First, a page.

The Problem With the Language of Birth

When you’re pregnant, people like to ask you questions. Or should I say, people like to tell you your business and their opinions. It just comes with the territory. And yes, “people” does include plenty o’ strangers. I’ve had many a nitty gritty Q&A in the checkout line at the grocery store. Not always by choice, but by lack of an escape route.

The epidural question comes up a lot. I’m happy to share my opinions because, as we’re all aware by now, I have them. But I don’t like to share them only to receive judgment, especially from randoms.

I recently read that pregnant celebrity Amber Rose wants to have a natural birth because she wants “bragging rights!”

I don’t have a problem with wanting to have a baby au naturel, but why is it that bragging rights seem only to be associated with natural childbirth? Carrying a baby, birthing a baby (however you choose to do it), and recovering from a baby are worth bragging rights alone.

With my first, my birth plan was non-existent. It wasn’t that I hadn’t thought about it or didn’t have ideas about how I wanted it to go, I just didn’t know what exactly would happen. I knew the biological process, but not what my body would do. Did I want an epidural? Maybe. I wanted to see how labor felt first. Did I want an episiotomy? Not really, but if I felt it was my best option, I’d be fine with it. I read books, I heard horror stories and beautiful stories and read and researched some more. I read about the risks of home births, water births, hypno-births, hospital births, and even options that did not interest me.

Mainly, I came away feeling frustrated that the birthing process has become so divisive. The word “interventions” in reference to epidurals, pain relief, epistiomities etc., has become stigmatized. It feels like women are told that the beauty and empowerment of birth is only available to those who do it “naturally.” That mentality divides women. The process of conception and giving birth in and of itself is the essence of nature. My first birthing experience felt profound and empowering despite the use of “interventions.”

Also, the word natural is the binary to “unnatural,” a negatively charged word. When did birth become natural vs. unnatural? Why has it become us vs. them?

It does not make someone more or less of a woman depending on how she chooses to birth. Women are uniquely able to experience carrying and ushering life into this world. Personal birthing choices and circumstances do not negate that fact.

I will never forget the source of shame and embarrassment I felt at having to be induced with our first. My shame caused me to tell no one but our parents when we were having the baby. I felt my body had failed me and therefore, I had failed as a woman. Where did those feelings come from? I think they came from the language of birth that bombards women today. The ability to choose how one births is a magnificent right, but not when those choices are judged and cause women to feel they are unfulfilled, inferior, or irresponsible.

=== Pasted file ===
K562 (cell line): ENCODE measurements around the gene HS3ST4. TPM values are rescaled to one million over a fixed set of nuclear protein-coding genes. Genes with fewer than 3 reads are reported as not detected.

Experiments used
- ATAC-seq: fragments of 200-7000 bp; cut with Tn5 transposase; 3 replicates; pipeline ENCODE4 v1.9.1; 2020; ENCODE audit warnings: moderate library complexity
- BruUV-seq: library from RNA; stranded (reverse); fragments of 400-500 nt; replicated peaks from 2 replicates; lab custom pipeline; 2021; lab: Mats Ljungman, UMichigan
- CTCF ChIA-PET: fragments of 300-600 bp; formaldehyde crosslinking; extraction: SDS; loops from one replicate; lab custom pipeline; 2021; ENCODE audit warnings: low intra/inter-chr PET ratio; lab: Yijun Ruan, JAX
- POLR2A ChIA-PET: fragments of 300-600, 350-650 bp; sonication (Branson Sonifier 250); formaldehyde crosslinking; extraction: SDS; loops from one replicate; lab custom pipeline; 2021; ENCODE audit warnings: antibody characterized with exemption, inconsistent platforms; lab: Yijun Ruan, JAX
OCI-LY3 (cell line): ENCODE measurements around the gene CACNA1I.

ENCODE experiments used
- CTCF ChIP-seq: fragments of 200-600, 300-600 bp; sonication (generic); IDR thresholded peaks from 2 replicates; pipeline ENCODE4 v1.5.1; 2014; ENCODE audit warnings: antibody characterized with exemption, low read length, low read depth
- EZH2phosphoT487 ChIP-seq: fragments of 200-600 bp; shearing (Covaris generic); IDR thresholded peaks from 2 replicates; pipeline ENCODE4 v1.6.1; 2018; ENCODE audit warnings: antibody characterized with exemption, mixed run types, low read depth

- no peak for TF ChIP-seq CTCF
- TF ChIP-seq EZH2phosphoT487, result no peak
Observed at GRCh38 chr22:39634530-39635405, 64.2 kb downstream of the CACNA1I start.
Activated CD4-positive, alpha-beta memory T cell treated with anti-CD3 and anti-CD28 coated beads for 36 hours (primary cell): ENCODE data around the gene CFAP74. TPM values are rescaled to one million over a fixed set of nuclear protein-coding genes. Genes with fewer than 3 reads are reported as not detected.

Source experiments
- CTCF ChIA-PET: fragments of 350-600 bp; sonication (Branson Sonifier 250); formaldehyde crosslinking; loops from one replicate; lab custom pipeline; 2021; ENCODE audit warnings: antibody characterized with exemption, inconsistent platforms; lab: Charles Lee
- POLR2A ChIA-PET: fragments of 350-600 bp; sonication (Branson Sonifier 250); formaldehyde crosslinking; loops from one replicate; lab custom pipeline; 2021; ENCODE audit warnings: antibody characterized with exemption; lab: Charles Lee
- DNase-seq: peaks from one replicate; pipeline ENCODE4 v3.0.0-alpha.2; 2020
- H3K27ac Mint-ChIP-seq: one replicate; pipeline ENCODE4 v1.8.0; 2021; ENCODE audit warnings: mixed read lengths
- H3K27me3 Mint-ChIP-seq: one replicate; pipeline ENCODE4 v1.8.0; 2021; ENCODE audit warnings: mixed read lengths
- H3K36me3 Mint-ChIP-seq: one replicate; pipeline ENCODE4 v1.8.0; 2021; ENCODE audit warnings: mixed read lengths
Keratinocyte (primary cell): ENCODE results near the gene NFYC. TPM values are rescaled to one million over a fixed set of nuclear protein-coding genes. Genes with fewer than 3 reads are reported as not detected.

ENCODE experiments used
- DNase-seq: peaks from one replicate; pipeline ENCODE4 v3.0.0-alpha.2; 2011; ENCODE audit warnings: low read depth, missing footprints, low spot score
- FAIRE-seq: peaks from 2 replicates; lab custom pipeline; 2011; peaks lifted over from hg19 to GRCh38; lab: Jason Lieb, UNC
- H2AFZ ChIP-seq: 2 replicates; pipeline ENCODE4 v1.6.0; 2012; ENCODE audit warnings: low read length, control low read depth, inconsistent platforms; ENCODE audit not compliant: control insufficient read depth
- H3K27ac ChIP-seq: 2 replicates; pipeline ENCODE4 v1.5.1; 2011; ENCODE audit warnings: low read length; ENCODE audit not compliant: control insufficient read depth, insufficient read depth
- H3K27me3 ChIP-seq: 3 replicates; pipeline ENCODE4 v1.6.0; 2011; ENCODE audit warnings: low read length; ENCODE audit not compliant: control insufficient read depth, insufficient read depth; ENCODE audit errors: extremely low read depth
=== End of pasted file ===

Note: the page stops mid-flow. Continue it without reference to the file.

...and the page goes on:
Birth is individual. It is hard for some and easy for others. I wish and hope that birth is ideal for every mother. But really, reality makes me wish more that birth is less competitive, less divisive, and less a source of judgement at grocery store check out lines everywhere.

“To epidural or not” should not matter to anyone else. If an at-home water birth is not for you, fine. It may be for someone else. And that has to be okay. I believe, in the array of birthing choices women make, most women have the health of their child in mind and that is what matters most. Not how one births.

Instead, we all need to quit the bickering. Quit the judging and the comparing. Whether you do it “naturally” or “unnaturally” the language of birth needs to be changed to not alienate the majority of women, or any women.

Image: Paper dolls holding hands via STILLFX/Shutterstock.com

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  1. by Leah

    On October 22, 2012 at 5:25 am

    When I was pregnant with my first a friend told me that you don’t get a medal after giving birth, you get a baby, regardless of how you do it. I, of course, thought this was ridiculous as I wanted to do things au natural and wanted my medal darn it! When circumstances beyond my control forced me to have an emergency c-section and I not only lost my ability to ever have a natural birth, but more importantly, lost my child, I realized there are worse things in life than epidurals and c-sections.